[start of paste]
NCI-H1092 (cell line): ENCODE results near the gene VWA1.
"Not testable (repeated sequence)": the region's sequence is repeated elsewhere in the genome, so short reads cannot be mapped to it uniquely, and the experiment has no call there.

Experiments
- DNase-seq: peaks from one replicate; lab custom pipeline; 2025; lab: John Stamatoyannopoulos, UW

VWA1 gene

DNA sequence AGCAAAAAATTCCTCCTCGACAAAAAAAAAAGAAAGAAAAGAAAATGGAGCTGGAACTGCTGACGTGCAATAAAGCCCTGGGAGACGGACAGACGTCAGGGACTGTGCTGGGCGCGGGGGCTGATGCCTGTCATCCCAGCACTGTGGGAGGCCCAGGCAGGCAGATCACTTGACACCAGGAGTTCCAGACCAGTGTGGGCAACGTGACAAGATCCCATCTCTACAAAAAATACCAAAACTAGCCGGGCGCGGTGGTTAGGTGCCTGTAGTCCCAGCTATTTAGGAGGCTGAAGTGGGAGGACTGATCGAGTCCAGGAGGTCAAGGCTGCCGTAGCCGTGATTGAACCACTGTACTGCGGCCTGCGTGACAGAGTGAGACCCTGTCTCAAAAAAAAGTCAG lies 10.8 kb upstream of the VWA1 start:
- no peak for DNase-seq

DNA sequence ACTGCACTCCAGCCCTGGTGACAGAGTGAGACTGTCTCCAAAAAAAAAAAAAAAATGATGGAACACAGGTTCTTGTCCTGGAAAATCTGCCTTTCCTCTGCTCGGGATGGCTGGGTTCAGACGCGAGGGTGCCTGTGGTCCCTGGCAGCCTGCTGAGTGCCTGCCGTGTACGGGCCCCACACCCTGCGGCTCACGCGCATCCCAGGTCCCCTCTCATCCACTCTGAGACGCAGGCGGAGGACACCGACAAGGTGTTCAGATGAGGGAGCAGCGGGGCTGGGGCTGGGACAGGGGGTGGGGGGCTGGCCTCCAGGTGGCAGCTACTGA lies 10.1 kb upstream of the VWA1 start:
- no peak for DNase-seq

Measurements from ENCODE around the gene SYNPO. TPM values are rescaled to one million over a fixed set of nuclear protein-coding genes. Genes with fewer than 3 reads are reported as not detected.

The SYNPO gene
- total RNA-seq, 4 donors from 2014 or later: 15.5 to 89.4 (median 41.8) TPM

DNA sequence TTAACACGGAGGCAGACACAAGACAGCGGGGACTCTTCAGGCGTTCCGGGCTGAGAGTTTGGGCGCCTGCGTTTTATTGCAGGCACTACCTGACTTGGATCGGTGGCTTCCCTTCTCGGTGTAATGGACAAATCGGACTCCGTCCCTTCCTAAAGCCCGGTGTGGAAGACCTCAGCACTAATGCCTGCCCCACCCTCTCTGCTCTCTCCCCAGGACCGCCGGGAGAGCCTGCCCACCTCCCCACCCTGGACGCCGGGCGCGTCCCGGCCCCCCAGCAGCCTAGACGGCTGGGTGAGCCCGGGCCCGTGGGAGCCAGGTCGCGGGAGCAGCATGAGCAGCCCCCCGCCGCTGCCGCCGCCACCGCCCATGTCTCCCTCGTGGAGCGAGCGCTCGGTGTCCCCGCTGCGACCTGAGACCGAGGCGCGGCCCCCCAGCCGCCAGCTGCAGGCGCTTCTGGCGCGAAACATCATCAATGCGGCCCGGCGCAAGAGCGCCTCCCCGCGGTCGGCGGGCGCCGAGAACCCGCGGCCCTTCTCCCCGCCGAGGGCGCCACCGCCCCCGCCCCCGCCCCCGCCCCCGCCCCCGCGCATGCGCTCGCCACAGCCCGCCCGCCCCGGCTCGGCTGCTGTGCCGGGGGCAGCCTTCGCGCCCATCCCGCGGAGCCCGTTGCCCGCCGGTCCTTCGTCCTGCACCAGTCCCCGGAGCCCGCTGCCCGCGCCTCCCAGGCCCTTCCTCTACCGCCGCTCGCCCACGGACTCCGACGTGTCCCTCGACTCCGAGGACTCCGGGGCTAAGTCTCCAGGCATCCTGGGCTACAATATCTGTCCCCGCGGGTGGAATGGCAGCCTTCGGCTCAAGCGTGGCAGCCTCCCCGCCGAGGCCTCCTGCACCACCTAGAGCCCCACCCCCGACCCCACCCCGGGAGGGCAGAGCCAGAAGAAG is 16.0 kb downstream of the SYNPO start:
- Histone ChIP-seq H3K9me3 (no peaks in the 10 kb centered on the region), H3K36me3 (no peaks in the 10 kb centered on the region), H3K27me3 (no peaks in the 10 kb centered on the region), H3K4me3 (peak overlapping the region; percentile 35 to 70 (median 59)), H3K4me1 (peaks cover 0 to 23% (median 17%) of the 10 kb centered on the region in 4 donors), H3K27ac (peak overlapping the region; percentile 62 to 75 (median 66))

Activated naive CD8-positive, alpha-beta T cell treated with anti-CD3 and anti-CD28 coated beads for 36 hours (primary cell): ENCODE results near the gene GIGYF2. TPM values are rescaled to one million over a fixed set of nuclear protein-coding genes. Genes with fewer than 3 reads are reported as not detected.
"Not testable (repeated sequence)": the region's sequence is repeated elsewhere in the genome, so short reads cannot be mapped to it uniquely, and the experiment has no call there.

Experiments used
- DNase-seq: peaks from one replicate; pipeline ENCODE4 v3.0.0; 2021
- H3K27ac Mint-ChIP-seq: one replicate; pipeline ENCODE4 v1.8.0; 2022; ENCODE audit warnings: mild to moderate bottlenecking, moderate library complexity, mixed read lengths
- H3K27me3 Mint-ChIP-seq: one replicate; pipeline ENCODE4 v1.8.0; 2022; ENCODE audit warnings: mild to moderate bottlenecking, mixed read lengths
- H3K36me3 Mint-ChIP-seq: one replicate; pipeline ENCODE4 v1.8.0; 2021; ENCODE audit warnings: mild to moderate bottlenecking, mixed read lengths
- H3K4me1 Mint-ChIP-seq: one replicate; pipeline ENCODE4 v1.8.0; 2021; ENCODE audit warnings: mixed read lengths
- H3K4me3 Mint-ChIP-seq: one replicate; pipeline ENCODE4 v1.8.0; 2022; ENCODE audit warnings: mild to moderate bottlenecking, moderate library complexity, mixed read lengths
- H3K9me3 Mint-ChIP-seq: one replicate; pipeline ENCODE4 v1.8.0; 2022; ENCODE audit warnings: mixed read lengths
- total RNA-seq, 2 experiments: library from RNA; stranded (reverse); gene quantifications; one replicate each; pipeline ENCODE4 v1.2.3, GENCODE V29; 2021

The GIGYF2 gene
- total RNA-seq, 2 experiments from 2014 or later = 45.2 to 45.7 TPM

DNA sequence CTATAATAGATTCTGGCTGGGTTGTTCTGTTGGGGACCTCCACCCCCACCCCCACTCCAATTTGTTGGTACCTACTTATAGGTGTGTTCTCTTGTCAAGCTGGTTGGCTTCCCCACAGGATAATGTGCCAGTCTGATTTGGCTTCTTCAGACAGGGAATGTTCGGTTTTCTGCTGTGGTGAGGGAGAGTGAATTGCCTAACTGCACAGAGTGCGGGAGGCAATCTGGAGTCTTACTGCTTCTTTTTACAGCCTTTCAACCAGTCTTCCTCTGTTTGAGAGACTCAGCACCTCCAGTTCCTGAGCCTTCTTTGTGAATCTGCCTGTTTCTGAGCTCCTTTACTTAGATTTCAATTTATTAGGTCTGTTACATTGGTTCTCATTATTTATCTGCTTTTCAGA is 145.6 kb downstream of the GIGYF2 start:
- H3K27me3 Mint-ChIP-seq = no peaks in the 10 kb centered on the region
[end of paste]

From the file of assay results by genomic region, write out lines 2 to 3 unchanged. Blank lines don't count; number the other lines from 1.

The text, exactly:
"Not testable (repeated sequence)": the region's sequence is repeated elsewhere in the genome, so short reads cannot be mapped to it uniquely, and the experiment has no call there.

Experiments